Susan Dynarski’s husband always took the lead at their kids’ school events, asking questions, getting updates, and advocating for their success. When Dynarski, whose job as a professor at the University of Michigan requires a lot of travel, wasn’t relying on her husband’s “social capital” at these gatherings, she was relying on him as an ally. “The parent-teacher nights were always something we did together,” she told me, even if that just meant they would simultaneously roll their eyes at a teacher or fellow parent. “So much of parenting is reflecting with each other, talking with each other as a sounding board.”
Now “all of that is missing,” Dynarski says. Her husband died of a heart attack in the spring of 2017, forcing Dynarski to attend back-to-school nights for their kids, now a high-school junior and a college sophomore, alone.* Seeing other couples at these gatherings is the hardest part, she says, because they remind her that she’s no longer one of them—that the days of seeing her husband wedge himself into miniature chairs and desks and having backup while she navigated school events are gone.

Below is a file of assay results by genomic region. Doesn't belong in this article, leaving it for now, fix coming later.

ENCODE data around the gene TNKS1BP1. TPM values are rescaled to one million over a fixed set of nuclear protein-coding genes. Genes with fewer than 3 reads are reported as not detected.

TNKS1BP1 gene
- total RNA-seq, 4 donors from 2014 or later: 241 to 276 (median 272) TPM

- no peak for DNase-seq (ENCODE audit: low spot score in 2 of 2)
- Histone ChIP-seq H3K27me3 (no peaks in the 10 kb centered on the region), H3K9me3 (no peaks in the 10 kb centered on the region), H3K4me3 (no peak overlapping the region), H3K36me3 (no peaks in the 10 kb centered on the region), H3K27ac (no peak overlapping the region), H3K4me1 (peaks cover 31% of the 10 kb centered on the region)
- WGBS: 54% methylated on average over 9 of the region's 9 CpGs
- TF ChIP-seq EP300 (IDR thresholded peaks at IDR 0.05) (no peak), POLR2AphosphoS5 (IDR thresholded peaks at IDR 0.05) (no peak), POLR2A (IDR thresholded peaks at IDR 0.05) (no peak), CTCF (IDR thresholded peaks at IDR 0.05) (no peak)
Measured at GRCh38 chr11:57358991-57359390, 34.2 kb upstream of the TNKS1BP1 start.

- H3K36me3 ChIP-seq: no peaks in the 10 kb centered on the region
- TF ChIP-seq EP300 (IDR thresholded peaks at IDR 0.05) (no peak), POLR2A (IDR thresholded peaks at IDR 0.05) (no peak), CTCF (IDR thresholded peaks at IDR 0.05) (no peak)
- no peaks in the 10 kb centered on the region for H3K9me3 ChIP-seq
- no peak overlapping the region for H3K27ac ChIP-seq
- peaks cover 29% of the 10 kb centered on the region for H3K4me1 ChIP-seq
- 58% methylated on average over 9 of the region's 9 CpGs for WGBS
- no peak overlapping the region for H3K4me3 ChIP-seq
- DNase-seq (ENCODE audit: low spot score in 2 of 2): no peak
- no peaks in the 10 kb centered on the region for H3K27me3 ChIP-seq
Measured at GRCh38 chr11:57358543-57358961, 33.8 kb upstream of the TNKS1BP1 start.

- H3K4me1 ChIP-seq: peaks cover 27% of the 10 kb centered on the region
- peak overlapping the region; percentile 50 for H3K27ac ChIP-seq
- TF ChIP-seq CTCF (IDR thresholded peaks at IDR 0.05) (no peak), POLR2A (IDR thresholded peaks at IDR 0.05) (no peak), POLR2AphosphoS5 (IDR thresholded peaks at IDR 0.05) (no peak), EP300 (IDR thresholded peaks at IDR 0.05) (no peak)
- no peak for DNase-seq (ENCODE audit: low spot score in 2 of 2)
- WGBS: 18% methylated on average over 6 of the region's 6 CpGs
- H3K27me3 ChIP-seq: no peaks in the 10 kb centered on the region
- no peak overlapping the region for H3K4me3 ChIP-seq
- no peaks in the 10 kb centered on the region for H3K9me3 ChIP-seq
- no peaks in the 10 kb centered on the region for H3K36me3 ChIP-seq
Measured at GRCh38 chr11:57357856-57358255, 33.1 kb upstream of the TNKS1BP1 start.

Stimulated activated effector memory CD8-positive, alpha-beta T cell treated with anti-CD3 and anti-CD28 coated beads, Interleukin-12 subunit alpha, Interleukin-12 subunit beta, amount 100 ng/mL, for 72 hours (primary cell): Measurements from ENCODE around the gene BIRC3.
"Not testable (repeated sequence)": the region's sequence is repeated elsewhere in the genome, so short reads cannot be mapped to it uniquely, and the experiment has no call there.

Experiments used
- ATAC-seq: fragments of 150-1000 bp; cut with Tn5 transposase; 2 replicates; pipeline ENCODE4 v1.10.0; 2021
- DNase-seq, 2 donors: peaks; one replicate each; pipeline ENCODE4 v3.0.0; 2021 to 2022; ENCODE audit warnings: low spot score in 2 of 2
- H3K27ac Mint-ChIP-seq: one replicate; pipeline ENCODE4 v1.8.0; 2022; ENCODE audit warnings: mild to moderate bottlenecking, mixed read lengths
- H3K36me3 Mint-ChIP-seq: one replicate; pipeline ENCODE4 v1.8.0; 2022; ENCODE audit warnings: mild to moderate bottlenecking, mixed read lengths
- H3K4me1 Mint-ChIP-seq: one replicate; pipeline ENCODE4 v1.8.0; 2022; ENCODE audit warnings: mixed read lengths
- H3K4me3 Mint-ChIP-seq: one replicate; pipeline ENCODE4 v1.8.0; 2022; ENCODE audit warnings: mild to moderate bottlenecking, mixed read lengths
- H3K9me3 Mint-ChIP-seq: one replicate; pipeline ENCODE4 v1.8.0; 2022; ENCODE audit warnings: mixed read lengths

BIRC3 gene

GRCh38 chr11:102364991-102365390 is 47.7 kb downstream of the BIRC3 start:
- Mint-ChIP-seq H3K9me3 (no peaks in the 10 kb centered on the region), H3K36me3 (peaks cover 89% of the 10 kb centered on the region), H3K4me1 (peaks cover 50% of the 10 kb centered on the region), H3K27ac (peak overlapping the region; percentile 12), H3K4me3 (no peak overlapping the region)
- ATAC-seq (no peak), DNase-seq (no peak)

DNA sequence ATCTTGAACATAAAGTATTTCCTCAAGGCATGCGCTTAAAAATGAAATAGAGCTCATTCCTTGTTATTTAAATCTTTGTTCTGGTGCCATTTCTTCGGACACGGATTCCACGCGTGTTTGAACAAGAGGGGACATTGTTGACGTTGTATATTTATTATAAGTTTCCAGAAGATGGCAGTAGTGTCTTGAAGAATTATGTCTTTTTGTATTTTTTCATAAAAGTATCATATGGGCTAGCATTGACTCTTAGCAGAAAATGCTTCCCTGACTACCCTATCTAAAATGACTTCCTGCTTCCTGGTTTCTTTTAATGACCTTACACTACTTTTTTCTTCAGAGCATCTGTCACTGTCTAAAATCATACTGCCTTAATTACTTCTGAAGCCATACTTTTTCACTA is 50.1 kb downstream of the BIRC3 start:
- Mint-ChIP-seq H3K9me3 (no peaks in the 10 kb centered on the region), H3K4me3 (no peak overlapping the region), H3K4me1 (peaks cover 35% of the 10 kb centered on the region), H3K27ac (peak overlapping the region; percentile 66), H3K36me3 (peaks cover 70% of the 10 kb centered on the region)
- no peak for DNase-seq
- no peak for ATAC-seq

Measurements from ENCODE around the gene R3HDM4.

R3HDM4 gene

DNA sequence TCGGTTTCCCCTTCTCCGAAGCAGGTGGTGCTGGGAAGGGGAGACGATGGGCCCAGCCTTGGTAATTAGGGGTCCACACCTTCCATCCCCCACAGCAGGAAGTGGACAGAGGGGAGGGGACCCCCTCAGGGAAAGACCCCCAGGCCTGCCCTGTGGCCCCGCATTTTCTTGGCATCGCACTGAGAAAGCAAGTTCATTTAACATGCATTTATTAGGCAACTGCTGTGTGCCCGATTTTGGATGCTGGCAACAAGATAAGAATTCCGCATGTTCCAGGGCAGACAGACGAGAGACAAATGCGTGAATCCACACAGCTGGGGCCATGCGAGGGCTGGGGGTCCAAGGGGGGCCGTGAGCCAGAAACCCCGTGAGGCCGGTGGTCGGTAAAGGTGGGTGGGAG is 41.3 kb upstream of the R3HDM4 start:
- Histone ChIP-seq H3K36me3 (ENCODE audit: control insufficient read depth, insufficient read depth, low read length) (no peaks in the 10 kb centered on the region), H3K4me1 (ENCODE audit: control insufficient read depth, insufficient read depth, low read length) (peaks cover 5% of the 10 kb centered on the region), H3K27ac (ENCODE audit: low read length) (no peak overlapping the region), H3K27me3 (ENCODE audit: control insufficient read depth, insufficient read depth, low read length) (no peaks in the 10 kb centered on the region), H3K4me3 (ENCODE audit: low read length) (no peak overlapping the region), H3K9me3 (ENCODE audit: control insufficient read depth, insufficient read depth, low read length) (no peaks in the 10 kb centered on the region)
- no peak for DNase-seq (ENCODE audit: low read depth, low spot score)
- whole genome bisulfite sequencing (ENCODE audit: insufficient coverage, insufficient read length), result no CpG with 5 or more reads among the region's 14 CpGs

Back-to-school nights are meant to welcome and orient families to their kids’ schools, giving parents a chance to meet their kids’ teachers, and schools the opportunity to communicate their plans for the upcoming year. But for single parents who have to attend them alone, such events can have the opposite of the intended effect, making them feel isolated and overwhelmed. For those contending with a divorce or breakup—or, like Dynarski, with a death—these emotions may be compounded by grief. Dynarski, whose son is now in college, last year attended a dinner convening parents of incoming freshmen at the school; attendees were asked to go around introducing themselves, and Dynarski says her “stomach began to sink” as it became clear that pretty much every other parent was there with someone else.